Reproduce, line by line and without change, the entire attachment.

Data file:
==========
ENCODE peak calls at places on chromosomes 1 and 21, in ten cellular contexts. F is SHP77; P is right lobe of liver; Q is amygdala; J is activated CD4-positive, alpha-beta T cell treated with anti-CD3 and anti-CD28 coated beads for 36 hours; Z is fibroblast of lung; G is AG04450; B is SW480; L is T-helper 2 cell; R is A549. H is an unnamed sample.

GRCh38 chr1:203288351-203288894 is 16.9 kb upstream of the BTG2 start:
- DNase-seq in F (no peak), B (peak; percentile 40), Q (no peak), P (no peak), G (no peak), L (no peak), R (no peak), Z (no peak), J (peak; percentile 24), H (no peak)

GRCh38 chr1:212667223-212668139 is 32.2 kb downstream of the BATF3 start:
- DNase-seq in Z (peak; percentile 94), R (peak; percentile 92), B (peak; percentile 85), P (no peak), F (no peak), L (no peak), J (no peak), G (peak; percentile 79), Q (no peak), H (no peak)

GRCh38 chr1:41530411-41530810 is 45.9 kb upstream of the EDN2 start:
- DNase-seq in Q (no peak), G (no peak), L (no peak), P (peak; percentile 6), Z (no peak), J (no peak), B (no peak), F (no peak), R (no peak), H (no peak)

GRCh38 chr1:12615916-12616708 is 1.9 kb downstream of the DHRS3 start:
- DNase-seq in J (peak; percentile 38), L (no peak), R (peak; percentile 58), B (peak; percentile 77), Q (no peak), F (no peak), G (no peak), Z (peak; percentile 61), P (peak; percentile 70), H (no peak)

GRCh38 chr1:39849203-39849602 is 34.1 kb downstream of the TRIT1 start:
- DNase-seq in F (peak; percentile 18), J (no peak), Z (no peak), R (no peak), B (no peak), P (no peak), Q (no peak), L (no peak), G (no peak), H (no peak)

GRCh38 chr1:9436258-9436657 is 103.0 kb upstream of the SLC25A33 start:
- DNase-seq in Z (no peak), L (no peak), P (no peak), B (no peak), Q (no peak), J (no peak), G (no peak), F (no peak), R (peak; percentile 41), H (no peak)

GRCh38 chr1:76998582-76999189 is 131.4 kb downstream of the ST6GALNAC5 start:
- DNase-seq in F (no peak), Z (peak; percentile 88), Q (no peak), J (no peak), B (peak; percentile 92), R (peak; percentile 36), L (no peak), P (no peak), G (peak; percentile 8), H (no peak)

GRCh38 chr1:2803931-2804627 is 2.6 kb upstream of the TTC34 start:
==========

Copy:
ENCODE peak calls at places on chromosomes 1 and 21, in ten cellular contexts. F is SHP77; P is right lobe of liver; Q is amygdala; J is activated CD4-positive, alpha-beta T cell treated with anti-CD3 and anti-CD28 coated beads for 36 hours; Z is fibroblast of lung; G is AG04450; B is SW480; L is T-helper 2 cell; R is A549. H is an unnamed sample.

GRCh38 chr1:203288351-203288894 is 16.9 kb upstream of the BTG2 start:
- DNase-seq in F (no peak), B (peak; percentile 40), Q (no peak), P (no peak), G (no peak), L (no peak), R (no peak), Z (no peak), J (peak; percentile 24), H (no peak)

GRCh38 chr1:212667223-212668139 is 32.2 kb downstream of the BATF3 start:
- DNase-seq in Z (peak; percentile 94), R (peak; percentile 92), B (peak; percentile 85), P (no peak), F (no peak), L (no peak), J (no peak), G (peak; percentile 79), Q (no peak), H (no peak)

GRCh38 chr1:41530411-41530810 is 45.9 kb upstream of the EDN2 start:
- DNase-seq in Q (no peak), G (no peak), L (no peak), P (peak; percentile 6), Z (no peak), J (no peak), B (no peak), F (no peak), R (no peak), H (no peak)

GRCh38 chr1:12615916-12616708 is 1.9 kb downstream of the DHRS3 start:
- DNase-seq in J (peak; percentile 38), L (no peak), R (peak; percentile 58), B (peak; percentile 77), Q (no peak), F (no peak), G (no peak), Z (peak; percentile 61), P (peak; percentile 70), H (no peak)

GRCh38 chr1:39849203-39849602 is 34.1 kb downstream of the TRIT1 start:
- DNase-seq in F (peak; percentile 18), J (no peak), Z (no peak), R (no peak), B (no peak), P (no peak), Q (no peak), L (no peak), G (no peak), H (no peak)

GRCh38 chr1:9436258-9436657 is 103.0 kb upstream of the SLC25A33 start:
- DNase-seq in Z (no peak), L (no peak), P (no peak), B (no peak), Q (no peak), J (no peak), G (no peak), F (no peak), R (peak; percentile 41), H (no peak)

GRCh38 chr1:76998582-76999189 is 131.4 kb downstream of the ST6GALNAC5 start:
- DNase-seq in F (no peak), Z (peak; percentile 88), Q (no peak), J (no peak), B (peak; percentile 92), R (peak; percentile 36), L (no peak), P (no peak), G (peak; percentile 8), H (no peak)

GRCh38 chr1:2803931-2804627 is 2.6 kb upstream of the TTC34 start: